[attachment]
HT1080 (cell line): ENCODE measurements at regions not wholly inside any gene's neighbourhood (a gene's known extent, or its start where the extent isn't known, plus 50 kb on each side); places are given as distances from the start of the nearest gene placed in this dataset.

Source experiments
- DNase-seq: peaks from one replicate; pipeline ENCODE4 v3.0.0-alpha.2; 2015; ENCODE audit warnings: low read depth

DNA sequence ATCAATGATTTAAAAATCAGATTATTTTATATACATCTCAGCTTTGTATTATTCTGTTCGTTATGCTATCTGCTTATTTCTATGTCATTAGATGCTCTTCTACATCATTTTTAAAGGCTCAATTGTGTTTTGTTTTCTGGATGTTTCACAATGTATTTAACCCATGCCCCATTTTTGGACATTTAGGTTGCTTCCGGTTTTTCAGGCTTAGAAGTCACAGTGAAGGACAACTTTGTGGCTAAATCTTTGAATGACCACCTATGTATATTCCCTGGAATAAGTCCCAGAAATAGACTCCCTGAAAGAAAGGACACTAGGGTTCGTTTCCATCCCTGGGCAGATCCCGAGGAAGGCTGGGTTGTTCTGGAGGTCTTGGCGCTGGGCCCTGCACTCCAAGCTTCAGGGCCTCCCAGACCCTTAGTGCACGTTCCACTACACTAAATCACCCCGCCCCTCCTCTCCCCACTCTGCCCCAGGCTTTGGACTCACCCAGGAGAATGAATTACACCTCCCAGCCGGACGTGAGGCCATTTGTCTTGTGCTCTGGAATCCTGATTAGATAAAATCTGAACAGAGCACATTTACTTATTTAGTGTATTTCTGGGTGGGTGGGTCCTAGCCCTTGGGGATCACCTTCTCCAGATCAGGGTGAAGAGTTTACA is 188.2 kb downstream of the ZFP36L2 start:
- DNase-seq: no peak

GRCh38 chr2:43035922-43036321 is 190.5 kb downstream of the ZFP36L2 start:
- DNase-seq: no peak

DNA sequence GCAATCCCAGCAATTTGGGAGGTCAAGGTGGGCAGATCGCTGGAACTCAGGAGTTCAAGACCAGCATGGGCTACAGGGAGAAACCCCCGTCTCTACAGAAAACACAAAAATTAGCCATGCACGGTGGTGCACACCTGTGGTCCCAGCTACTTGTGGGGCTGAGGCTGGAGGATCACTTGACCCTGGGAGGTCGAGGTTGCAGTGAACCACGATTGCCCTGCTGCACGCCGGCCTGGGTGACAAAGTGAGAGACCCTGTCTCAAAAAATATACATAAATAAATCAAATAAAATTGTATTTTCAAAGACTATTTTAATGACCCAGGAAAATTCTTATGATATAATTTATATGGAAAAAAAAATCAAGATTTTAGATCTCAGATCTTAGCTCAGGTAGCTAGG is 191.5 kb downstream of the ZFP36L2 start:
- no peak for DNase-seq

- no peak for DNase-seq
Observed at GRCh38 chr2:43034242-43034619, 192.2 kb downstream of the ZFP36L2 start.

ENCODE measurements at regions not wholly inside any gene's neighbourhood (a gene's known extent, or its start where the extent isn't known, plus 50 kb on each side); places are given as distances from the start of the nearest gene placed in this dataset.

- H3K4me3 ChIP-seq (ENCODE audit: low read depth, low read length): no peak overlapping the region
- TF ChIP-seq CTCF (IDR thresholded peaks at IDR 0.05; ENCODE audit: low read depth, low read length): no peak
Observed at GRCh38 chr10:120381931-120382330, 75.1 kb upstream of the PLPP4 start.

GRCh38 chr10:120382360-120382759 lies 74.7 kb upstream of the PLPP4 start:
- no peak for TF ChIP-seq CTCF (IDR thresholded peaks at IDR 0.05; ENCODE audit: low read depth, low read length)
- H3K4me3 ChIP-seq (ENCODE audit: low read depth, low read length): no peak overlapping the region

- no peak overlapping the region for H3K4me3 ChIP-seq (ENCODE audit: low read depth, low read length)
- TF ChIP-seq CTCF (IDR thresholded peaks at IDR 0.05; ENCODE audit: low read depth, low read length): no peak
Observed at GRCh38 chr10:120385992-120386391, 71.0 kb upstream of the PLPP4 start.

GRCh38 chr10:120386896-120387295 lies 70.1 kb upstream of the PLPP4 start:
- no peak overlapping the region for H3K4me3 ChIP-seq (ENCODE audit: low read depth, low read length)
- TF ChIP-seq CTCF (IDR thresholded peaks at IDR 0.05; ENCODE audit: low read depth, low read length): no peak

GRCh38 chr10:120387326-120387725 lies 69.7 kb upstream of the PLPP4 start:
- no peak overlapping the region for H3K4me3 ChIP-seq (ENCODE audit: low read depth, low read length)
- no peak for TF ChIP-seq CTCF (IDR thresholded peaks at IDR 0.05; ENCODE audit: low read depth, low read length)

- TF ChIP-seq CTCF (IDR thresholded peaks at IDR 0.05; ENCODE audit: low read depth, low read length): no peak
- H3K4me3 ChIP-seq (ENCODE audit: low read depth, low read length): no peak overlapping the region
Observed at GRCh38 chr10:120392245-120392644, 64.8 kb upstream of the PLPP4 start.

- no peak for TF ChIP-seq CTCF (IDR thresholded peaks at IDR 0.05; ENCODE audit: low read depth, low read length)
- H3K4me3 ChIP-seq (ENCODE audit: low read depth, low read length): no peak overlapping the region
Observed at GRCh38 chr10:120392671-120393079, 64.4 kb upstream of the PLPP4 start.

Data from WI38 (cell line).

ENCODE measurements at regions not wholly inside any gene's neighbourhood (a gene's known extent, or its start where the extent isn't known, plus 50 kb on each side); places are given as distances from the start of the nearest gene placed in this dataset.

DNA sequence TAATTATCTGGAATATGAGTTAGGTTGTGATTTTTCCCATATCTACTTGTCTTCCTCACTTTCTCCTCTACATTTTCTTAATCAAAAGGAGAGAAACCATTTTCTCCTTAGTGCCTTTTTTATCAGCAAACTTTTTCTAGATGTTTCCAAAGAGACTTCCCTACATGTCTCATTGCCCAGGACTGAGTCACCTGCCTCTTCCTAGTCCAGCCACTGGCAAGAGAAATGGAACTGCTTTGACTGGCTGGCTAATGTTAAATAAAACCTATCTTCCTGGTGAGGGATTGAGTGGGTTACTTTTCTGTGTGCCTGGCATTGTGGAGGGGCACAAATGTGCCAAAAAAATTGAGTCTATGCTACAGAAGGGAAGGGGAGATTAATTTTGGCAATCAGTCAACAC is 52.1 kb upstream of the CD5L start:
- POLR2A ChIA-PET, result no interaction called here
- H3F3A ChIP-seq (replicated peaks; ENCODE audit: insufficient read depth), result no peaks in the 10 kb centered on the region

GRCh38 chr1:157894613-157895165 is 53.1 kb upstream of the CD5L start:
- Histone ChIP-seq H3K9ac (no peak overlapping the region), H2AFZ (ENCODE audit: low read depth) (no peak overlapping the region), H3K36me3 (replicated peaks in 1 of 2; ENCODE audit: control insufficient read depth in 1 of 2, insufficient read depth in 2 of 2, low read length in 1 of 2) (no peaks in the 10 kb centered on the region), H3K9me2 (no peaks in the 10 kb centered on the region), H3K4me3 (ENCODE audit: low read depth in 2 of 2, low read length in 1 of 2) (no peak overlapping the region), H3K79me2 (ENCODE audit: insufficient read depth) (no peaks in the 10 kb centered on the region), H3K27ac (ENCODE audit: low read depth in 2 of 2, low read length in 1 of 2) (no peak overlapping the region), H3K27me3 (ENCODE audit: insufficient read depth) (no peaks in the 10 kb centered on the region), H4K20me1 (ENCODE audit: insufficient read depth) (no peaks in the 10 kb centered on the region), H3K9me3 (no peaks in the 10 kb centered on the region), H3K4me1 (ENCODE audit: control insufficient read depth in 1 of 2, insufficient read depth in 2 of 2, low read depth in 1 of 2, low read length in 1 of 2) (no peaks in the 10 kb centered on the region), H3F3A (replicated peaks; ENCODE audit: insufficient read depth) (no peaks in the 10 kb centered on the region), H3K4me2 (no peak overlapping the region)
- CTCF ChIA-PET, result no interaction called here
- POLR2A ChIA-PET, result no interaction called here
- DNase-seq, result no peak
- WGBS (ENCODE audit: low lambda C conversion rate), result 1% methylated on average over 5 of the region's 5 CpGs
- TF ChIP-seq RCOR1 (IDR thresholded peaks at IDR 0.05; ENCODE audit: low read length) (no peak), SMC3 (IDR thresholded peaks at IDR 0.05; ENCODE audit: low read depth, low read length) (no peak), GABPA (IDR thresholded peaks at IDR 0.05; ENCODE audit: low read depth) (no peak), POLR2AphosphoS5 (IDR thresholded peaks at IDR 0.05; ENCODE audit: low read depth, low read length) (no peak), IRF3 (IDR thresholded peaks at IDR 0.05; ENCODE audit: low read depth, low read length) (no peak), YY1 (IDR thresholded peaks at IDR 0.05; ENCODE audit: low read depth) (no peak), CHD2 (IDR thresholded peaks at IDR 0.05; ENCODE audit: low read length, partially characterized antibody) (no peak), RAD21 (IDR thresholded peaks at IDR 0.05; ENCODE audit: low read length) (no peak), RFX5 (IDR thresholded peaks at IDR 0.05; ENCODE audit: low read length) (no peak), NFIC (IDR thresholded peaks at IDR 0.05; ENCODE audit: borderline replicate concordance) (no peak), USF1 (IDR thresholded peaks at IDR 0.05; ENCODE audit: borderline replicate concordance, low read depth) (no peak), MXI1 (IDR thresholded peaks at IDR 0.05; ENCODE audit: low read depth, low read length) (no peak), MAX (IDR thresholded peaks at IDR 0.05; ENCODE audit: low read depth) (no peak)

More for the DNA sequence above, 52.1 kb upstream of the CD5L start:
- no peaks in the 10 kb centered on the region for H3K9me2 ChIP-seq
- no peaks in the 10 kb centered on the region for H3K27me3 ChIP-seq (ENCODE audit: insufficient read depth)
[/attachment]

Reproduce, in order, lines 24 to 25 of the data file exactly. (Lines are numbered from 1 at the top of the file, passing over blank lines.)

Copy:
- TF ChIP-seq CTCF (IDR thresholded peaks at IDR 0.05; ENCODE audit: low read depth, low read length): no peak

GRCh38 chr10:120387326-120387725 lies 69.7 kb upstream of the PLPP4 start: